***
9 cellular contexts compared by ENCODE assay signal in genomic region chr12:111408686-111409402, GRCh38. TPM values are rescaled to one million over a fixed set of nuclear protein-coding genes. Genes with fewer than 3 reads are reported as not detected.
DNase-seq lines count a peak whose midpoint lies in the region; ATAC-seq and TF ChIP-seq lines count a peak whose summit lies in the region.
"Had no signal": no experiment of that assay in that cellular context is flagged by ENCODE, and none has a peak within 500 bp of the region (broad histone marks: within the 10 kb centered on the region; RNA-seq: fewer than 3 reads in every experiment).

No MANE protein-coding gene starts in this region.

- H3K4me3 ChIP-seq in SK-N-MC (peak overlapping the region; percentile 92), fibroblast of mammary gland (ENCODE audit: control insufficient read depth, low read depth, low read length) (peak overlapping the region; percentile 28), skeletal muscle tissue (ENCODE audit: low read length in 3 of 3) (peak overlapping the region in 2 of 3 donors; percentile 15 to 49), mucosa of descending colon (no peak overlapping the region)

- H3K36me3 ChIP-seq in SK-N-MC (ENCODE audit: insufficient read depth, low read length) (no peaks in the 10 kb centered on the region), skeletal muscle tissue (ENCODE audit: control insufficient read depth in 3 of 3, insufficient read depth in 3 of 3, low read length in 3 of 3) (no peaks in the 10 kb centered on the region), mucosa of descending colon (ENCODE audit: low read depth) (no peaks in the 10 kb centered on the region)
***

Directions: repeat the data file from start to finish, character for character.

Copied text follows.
9 cellular contexts compared by ENCODE assay signal in genomic region chr12:111408686-111409402, GRCh38. TPM values are rescaled to one million over a fixed set of nuclear protein-coding genes. Genes with fewer than 3 reads are reported as not detected.
DNase-seq lines count a peak whose midpoint lies in the region; ATAC-seq and TF ChIP-seq lines count a peak whose summit lies in the region.
"Had no signal": no experiment of that assay in that cellular context is flagged by ENCODE, and none has a peak within 500 bp of the region (broad histone marks: within the 10 kb centered on the region; RNA-seq: fewer than 3 reads in every experiment).

No MANE protein-coding gene starts in this region.

- H3K4me3 ChIP-seq in SK-N-MC (peak overlapping the region; percentile 92), fibroblast of mammary gland (ENCODE audit: control insufficient read depth, low read depth, low read length) (peak overlapping the region; percentile 28), skeletal muscle tissue (ENCODE audit: low read length in 3 of 3) (peak overlapping the region in 2 of 3 donors; percentile 15 to 49), mucosa of descending colon (no peak overlapping the region)

- H3K36me3 ChIP-seq in SK-N-MC (ENCODE audit: insufficient read depth, low read length) (no peaks in the 10 kb centered on the region), skeletal muscle tissue (ENCODE audit: control insufficient read depth in 3 of 3, insufficient read depth in 3 of 3, low read length in 3 of 3) (no peaks in the 10 kb centered on the region), mucosa of descending colon (ENCODE audit: low read depth) (no peaks in the 10 kb centered on the region)